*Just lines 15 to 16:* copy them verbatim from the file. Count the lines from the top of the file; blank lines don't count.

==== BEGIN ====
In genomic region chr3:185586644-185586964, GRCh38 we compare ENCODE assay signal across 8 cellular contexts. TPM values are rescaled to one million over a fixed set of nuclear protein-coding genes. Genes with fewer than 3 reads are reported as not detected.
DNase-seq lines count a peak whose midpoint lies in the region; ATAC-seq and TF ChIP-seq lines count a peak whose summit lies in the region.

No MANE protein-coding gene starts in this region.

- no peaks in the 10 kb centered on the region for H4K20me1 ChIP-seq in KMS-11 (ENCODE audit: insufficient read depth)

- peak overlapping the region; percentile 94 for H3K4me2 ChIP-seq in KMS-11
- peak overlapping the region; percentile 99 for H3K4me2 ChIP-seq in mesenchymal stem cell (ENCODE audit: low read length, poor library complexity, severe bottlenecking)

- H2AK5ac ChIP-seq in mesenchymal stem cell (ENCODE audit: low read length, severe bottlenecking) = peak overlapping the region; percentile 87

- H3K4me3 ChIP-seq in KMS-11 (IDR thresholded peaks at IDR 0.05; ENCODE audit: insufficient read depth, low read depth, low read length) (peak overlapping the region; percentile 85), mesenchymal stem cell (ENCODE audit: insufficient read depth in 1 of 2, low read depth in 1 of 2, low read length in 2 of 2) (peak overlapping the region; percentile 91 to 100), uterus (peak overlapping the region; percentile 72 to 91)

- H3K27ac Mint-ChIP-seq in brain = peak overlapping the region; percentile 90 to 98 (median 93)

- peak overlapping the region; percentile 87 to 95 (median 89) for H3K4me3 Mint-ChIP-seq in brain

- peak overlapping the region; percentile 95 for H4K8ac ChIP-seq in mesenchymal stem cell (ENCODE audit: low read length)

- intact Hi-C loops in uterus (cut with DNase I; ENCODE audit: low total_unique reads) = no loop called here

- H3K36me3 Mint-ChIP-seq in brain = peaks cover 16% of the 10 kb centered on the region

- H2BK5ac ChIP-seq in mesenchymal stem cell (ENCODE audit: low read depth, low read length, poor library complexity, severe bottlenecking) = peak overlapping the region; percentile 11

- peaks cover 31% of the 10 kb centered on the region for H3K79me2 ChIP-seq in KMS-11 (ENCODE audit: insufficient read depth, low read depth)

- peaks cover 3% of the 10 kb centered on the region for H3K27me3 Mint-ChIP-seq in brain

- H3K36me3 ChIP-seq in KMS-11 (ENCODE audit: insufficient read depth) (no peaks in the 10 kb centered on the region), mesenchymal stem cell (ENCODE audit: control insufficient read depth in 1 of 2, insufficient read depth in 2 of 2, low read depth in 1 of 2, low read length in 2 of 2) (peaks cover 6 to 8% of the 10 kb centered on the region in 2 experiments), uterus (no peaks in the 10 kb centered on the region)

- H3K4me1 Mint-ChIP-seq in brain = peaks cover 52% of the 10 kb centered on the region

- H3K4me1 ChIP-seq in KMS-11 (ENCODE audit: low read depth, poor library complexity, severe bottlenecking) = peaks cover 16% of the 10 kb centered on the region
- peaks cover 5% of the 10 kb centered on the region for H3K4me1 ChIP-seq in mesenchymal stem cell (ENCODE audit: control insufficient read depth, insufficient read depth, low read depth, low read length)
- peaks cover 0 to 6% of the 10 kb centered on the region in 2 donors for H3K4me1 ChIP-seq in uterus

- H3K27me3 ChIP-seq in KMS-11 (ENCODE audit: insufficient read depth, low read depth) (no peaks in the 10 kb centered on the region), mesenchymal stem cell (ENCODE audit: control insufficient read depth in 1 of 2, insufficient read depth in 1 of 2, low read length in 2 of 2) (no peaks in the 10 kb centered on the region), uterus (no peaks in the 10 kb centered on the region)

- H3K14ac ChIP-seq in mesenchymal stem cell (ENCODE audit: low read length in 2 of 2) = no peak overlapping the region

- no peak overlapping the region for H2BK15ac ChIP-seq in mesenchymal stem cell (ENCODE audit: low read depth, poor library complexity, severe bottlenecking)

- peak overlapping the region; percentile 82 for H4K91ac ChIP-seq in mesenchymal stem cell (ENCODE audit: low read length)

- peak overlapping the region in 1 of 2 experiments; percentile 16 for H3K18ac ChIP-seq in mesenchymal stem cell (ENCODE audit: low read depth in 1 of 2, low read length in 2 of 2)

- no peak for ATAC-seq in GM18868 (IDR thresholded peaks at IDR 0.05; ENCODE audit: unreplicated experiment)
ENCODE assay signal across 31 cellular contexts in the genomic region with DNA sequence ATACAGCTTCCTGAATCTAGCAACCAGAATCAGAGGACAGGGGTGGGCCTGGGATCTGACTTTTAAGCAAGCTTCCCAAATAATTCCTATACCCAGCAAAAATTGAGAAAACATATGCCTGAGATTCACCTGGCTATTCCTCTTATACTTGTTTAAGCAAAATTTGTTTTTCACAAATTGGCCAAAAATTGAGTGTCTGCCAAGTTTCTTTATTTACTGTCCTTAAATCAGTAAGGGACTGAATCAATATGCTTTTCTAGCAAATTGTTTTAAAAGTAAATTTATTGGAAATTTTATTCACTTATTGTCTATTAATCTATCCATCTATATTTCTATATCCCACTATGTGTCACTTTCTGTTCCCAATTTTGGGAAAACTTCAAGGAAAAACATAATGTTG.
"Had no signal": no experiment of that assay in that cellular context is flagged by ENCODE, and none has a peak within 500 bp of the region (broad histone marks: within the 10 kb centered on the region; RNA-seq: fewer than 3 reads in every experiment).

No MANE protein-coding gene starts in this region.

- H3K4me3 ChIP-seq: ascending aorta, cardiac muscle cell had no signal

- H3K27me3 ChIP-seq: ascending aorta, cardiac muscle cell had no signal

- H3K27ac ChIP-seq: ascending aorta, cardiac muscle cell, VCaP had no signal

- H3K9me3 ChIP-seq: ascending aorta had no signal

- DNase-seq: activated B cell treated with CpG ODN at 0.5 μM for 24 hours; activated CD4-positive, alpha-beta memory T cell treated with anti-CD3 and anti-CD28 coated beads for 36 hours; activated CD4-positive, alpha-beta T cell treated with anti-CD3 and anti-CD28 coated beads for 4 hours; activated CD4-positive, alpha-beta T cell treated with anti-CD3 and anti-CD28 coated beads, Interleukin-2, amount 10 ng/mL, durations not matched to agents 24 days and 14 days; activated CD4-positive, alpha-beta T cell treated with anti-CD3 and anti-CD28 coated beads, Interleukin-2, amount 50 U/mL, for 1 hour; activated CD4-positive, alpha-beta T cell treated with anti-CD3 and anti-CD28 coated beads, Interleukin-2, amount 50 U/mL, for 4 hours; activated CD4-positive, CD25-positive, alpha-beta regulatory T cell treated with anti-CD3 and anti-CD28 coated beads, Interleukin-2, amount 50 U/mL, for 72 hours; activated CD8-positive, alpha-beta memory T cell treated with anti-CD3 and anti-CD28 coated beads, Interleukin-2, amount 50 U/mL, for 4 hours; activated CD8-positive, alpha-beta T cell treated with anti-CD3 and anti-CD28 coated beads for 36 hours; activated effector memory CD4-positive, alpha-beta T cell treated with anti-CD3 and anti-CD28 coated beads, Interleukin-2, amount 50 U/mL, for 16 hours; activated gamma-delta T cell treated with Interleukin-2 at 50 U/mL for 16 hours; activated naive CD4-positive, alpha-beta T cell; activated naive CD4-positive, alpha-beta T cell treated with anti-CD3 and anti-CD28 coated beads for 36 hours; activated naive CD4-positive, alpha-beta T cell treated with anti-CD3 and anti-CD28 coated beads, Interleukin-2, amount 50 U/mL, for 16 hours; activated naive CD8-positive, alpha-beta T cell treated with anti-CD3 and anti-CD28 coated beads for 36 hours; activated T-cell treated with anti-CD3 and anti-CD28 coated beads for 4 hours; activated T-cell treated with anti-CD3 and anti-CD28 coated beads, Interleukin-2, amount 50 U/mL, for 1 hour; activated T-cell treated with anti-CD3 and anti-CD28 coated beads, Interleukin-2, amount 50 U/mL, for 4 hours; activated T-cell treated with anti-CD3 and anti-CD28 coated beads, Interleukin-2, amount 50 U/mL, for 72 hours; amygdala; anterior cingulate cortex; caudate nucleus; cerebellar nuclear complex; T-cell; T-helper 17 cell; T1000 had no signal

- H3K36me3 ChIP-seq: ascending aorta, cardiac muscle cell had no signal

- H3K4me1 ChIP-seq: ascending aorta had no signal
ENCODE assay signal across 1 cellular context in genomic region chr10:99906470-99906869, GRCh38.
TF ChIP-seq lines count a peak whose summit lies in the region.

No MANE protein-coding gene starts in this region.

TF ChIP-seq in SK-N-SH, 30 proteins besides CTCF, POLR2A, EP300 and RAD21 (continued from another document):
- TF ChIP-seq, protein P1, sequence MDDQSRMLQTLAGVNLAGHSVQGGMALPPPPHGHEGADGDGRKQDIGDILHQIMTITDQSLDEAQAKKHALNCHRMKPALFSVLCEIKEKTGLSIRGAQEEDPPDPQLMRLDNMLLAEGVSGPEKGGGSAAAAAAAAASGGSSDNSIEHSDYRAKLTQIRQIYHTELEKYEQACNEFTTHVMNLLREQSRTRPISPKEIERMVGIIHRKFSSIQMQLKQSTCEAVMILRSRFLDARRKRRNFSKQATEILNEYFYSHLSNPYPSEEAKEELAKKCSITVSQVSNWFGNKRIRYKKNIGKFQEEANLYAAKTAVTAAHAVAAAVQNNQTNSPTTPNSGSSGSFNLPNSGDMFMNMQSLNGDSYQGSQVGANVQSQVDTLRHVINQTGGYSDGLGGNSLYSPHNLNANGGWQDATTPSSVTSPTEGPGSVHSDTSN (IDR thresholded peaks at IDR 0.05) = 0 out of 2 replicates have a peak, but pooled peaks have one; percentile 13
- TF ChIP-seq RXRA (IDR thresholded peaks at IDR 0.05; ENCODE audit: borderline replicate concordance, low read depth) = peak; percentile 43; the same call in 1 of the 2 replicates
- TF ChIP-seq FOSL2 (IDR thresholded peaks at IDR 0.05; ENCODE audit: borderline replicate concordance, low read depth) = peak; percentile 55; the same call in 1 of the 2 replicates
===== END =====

- peaks cover 31% of the 10 kb centered on the region for H3K79me2 ChIP-seq in KMS-11 (ENCODE audit: insufficient read depth, low read depth)

- peaks cover 3% of the 10 kb centered on the region for H3K27me3 Mint-ChIP-seq in brain